Wed, April 22, 2009
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Suspected Somali pirate appears in New York court

2009-04-21 21:25:59 GMT2009-04-22 05:25:59 (Beijing Time)  Xinhua English

Dierdre Von Dornvm (L) and Philip Weinstein, lawyers of a Somali pirate Abduhl Wali-i-Musi, speak to media outside a federal court in New York on April 21, 2009. Accused of being the only surviving pirate in the hijacking of United States cargo ship the Maersk Alabama, Abduhl Wali-i-Musi appeared in a federal court in Lower Manhattan, New York, Tuesday. Abduhl Wali-i-Musi is the first purported pirate to be tried in the United States in more than a century. (Xinhua/Shen Hong)

An artist shows her painting rendering the trial of a Somali pirate Abduhl Wali-i-Musi outside a federal court in New York on April 21, 2009. Accused of being the only surviving pirate in the hijacking of United States cargo ship the Maersk Alabama, Abduhl Wali-i-Musi appeared in a federal court in Lower Manhattan, New York, Tuesday. Abduhl Wali-i-Musi is the first purported pirate to be tried in the United States in more than a century. (Xinhua/Shen Hong)

Police and FBI agents escort the Somali pirate suspect U.S. officials identified as Abdiwali Abdiqadir Muse into FBI headquarters in New York on Monday, April 20, 2009. Muse is the sole surviving Somali pirate suspect from the hostage-taking of commercial ship captain Richard Phillips from the Maersk Alabama. (AP Photo/Louis Lanzano)

FBI agents escort Somali pirate U.S. officials identify as Abdiwali Abdiqadir Muse into FBI headquarters at 26 Federal Plaza, Monday, April 20, 2009, in New York. Muse is the sole surviving Somali pirate from the hostage-taking of commercial ship captain Richard Phillips. (AP Photo/ Louis Lanzano)

NEW YORK, April 21 (Xinhua) -- A Somali man accused of being the only surviving pirate in the hijacking of United States cargo ship the Maersk Alabama appeared in a federal court in Lower Manhattan, New York, Tuesday.

Abduhl Wali-i-Musi is the first purported pirate to be tried in the United States in more than a century.

U.S. officials have reportedly determined that he is at least 18-years old, meaning prosecutors will not have to take extra steps to put him on trial. His mother insists he's only 16.

The trial, however, aroused strong protests from some Americans, including New York council member Charles Barron and Rev. Herbert D. Daughtry, Chairman of the National Religious Leaders.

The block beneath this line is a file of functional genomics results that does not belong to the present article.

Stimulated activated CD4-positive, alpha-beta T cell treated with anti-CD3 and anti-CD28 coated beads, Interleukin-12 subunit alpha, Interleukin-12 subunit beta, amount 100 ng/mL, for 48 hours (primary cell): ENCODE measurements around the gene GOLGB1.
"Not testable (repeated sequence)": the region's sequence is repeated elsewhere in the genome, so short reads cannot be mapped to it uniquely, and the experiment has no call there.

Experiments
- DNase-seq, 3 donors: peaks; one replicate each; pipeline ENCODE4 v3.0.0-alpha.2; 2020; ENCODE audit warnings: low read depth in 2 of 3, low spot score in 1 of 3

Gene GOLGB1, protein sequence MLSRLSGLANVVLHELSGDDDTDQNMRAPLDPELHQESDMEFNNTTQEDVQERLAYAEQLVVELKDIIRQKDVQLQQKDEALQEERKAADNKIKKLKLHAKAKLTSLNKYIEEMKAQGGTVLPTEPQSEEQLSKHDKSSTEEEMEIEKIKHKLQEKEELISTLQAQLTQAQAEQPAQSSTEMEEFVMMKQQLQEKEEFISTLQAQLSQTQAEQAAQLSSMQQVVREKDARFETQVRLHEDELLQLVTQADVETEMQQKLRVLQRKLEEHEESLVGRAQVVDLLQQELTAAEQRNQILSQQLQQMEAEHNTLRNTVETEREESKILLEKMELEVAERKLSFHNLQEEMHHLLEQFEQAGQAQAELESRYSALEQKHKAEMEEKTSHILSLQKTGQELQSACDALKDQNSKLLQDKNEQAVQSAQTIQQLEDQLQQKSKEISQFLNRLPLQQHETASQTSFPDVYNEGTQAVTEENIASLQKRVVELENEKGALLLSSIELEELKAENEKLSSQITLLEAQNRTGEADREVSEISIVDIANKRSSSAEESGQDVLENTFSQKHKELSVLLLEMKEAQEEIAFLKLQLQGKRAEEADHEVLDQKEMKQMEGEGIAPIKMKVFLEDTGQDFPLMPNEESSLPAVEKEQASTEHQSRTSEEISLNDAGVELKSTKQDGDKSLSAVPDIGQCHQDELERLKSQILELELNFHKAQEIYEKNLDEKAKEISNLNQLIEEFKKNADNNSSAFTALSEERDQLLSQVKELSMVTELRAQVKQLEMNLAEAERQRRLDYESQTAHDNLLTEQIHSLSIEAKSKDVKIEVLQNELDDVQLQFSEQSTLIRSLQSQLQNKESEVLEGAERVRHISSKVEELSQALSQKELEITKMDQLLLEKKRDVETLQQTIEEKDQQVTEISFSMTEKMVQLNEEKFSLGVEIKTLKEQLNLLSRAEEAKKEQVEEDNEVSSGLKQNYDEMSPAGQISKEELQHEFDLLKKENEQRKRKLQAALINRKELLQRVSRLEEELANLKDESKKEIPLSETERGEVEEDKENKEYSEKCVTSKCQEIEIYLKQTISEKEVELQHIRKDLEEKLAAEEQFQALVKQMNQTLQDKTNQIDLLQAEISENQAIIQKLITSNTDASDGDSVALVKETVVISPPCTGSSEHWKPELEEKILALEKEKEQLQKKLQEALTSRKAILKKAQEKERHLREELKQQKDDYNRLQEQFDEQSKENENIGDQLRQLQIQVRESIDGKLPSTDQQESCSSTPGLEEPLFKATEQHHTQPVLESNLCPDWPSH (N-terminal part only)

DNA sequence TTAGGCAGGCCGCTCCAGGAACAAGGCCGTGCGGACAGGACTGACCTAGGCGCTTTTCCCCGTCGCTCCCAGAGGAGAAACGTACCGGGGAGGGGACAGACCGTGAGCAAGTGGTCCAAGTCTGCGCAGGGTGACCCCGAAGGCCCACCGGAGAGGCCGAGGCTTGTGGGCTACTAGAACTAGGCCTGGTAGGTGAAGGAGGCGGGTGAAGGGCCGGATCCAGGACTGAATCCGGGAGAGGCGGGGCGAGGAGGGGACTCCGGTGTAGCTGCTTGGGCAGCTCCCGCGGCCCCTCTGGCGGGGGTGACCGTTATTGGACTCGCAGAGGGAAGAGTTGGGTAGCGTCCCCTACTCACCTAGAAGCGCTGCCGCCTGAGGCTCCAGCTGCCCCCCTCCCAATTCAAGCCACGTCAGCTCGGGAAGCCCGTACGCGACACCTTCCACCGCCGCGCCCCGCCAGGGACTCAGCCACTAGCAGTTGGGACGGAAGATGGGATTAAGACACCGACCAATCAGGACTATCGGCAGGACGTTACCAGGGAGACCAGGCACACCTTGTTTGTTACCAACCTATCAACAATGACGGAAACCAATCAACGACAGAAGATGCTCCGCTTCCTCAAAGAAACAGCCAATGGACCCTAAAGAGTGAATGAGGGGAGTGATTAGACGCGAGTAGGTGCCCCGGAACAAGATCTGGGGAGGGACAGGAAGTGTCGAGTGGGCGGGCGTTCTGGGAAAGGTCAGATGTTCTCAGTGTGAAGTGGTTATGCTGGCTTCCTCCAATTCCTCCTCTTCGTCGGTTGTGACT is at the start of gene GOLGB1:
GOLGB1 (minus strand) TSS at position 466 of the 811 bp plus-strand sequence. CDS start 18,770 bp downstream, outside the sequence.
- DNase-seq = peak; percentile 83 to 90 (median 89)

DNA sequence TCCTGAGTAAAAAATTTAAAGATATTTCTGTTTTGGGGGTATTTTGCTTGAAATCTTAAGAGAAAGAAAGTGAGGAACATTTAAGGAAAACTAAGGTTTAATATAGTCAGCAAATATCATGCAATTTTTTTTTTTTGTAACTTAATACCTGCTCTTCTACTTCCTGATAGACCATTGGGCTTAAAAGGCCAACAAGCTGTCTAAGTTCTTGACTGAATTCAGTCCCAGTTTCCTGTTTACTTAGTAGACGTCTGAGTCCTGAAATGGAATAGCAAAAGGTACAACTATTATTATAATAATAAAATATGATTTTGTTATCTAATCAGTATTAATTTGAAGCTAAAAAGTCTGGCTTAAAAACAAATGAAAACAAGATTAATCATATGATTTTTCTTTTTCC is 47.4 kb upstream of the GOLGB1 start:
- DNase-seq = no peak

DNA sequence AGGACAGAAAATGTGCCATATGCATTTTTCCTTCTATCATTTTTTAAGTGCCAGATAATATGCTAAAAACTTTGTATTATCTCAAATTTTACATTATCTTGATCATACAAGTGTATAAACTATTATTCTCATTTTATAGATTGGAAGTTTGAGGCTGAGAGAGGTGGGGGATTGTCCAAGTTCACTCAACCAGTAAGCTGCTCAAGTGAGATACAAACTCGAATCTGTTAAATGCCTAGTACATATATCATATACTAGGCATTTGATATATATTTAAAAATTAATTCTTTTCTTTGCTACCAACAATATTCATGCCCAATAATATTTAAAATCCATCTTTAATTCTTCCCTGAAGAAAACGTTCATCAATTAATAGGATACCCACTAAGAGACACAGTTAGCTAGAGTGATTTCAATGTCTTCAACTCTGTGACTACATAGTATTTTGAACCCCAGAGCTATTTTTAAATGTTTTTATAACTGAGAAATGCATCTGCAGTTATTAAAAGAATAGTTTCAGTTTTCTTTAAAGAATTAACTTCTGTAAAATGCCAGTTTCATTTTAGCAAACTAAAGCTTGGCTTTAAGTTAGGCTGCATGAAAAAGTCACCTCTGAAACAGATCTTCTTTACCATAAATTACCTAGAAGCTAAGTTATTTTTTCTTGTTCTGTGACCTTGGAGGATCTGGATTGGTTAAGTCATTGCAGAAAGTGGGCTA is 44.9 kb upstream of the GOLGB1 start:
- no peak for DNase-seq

Barron told Xinhua outside the court that "What they (the United States) should do is to deal with large issue," questioning why the United Nations "is allowing the Somali people to die because their fishing water has been polluted by toxic dumping."

He insisted that the court can proceed with the trying, but the United States should "deal with the real issue in Somalia," and "the USA should play a role in stabilizing the country of Somlia" as "it hasn't had a stabilized government for the last 18 years."

"The boy is 16, but the FBI says he's 18, so they can arrest him and bring him here," he said.

However, some passers-by hailed the trial, saying pirates are criminals and should be brought to court.

A New Yorker who only gave his first name as George said "they (pirates) can't do this just because they are poor," adding they could seek assistance if necessary.

Musi's mother insisted her son was "coaxed by gangsters into a life of piracy," according to the Associated Press. The AP says the mother appealed to President Barack Obama to pardon her son.

Musi is one of four Somali men accused of the hijacking of the Maersk Alabama more than a week ago. Captain Richard Phillips was held hostage for five days off the coast of Somalia.

Phillips was freed when three pirates were killed by the U.S. Navy.

Prosecutors say Musi could face a maximum of life in prison if convicted, according to local reports.

He's expected to be charged with piracy and hostage taking.

Musi was smiling when he arrived at New York federal court under heavy guard. His left hand is still bandaged after the attack on an American cargo ship off the coast of Africa two weeks ago.

U.S. officials say the suspect was brought to New York to face trial in part because local FBI officials have experience prosecuting crimes against Americans in Africa.

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